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How it all began: the monetary and financial architecture of Europe during the first global capital markets, 1648–1815

Published online by Cambridge University Press:  10 June 2002

LARRY NEAL
Affiliation:
Department of Economics, University of Illinois at Urbana-Champaign, Urbana, IL 61801, USA

Abstract

Larry Neal, How it all began: the monetary and financial architecture of Europe during the first global capital markets, 1648–1815

The Treaty of Westphalia created the modern nation-state system of Europe and set the stage for the long-term success of financial capitalism. The new sovereign states experimented with competing monetary regimes during their wars over the next century and two-thirds while they extended and perfected the financial innovations in war finance developed during the Thirty Years War. The Dutch maintained fixed exchange rates, the French insisted on exercising monetary independence, while the English placed priority on free movement of international capital. In struggling with the trilemma of choosing among the goals of maintaining fixed exchange rates, monetary independence and free movement of capital, the governments of early modern Europe learned many valuable lessons. By the time of the Napoleonic wars, the innovations that emphasised reliance on financial markets rather than on financial institutions proved their superiority.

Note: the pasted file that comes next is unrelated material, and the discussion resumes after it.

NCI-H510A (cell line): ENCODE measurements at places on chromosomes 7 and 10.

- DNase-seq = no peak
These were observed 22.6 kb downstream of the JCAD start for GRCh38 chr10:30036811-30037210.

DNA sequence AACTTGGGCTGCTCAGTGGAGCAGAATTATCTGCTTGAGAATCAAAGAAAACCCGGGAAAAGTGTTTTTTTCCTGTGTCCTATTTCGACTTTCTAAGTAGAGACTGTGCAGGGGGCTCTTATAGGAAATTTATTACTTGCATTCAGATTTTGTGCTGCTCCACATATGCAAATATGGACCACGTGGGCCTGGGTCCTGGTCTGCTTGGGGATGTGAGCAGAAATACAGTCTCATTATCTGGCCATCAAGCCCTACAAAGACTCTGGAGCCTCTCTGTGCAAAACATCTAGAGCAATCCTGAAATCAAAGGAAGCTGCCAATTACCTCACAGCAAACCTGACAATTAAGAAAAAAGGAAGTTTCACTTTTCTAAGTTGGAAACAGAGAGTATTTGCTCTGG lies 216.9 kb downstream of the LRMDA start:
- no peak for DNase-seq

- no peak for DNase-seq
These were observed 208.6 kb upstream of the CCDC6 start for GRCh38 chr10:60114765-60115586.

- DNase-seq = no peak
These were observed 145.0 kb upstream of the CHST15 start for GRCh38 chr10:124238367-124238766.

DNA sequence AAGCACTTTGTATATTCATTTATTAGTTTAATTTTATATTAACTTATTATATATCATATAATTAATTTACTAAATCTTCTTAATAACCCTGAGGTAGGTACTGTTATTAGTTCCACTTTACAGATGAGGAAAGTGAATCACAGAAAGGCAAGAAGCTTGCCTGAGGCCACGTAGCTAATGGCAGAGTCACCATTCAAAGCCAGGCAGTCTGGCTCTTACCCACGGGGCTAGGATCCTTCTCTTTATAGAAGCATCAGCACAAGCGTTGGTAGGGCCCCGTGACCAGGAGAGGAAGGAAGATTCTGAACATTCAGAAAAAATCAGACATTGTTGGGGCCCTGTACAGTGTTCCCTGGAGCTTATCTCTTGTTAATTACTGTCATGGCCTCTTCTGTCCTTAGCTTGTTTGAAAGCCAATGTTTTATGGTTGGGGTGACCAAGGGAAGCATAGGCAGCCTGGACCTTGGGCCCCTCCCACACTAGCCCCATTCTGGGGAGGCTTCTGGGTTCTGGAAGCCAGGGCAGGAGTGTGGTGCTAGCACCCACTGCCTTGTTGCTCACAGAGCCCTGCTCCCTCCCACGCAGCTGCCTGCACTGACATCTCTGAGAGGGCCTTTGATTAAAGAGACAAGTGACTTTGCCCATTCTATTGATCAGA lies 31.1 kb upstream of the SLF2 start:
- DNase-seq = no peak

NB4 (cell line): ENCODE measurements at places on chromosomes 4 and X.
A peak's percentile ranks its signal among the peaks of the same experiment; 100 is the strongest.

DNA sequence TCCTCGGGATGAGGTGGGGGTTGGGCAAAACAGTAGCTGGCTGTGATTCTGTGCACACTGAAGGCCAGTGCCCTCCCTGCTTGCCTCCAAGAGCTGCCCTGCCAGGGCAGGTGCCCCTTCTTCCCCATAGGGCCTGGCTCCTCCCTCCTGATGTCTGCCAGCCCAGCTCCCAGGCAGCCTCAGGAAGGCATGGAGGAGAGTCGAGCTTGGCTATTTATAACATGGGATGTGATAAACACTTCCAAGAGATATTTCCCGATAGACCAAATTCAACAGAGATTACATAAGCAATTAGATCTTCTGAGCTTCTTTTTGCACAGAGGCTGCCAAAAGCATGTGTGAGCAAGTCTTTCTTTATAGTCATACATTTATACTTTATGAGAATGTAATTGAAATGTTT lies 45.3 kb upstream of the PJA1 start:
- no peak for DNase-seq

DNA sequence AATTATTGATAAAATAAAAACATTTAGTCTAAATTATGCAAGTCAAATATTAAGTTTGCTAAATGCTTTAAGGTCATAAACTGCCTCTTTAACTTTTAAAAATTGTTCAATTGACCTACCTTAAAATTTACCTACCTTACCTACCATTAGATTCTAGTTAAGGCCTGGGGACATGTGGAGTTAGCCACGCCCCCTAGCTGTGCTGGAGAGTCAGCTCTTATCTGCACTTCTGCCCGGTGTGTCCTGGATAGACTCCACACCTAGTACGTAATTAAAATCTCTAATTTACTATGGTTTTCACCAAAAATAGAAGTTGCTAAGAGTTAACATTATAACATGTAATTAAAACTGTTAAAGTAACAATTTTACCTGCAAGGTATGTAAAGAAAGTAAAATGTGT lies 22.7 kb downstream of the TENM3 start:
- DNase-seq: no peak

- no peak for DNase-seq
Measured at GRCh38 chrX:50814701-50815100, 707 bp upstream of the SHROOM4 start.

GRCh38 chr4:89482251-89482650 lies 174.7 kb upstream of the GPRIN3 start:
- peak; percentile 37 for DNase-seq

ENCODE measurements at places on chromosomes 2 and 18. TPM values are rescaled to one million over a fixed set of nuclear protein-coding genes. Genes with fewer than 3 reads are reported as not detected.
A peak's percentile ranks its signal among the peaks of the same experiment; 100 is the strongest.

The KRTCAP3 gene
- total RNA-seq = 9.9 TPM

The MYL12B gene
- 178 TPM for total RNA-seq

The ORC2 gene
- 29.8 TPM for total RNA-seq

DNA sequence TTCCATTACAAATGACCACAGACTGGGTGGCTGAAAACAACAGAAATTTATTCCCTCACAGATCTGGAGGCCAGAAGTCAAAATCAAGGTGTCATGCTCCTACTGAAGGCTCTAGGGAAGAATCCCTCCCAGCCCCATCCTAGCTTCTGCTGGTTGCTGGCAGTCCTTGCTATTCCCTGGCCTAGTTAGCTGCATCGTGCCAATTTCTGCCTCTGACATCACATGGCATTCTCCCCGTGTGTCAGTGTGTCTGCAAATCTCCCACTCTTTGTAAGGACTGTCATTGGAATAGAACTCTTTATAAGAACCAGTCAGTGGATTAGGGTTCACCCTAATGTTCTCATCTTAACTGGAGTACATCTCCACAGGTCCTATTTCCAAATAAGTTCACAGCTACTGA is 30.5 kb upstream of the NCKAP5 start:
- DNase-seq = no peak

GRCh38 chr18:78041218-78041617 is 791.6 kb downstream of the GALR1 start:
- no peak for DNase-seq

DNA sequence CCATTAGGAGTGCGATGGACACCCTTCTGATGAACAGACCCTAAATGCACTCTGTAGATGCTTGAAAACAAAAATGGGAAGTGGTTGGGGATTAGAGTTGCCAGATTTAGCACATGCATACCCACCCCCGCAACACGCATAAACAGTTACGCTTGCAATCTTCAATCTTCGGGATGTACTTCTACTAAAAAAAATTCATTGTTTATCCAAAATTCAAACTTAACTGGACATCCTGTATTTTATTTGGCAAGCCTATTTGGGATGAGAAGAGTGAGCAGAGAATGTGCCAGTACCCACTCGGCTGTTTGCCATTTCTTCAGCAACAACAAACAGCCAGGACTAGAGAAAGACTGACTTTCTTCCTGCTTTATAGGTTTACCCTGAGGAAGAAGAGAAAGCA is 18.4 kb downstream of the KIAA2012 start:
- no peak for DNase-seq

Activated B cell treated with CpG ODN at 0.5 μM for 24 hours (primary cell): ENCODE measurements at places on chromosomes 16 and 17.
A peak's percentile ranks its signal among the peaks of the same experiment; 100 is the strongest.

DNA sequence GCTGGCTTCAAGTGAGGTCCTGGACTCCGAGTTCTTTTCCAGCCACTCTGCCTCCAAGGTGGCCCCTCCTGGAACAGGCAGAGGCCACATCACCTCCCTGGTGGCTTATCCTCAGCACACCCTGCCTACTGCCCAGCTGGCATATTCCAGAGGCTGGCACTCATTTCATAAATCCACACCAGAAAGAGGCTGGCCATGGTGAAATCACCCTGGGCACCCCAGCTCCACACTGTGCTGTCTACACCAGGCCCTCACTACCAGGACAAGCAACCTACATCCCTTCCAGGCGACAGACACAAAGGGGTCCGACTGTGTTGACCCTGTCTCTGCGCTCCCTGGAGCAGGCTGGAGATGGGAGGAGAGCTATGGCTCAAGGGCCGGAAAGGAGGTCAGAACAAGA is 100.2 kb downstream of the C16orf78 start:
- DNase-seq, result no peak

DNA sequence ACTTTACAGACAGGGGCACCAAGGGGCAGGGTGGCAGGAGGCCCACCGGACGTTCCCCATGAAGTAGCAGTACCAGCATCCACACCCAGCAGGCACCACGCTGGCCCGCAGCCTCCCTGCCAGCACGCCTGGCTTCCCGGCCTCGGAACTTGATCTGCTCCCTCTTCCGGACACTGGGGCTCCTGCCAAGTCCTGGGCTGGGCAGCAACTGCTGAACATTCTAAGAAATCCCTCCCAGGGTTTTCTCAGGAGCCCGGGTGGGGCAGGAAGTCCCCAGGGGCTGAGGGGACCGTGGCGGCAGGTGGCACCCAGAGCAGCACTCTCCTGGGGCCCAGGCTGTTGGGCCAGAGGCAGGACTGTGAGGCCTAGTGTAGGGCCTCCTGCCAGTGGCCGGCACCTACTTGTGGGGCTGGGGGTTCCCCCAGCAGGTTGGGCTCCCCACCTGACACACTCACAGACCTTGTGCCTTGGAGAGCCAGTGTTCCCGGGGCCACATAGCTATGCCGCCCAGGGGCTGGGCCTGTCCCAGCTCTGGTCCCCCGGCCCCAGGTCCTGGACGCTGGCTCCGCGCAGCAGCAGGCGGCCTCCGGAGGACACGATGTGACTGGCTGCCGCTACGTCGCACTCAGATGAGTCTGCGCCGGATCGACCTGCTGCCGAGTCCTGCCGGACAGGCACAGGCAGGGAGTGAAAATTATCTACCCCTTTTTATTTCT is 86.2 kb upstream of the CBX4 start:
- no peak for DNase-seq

Type
Research Article
Copyright
© 2000 Cambridge University Press

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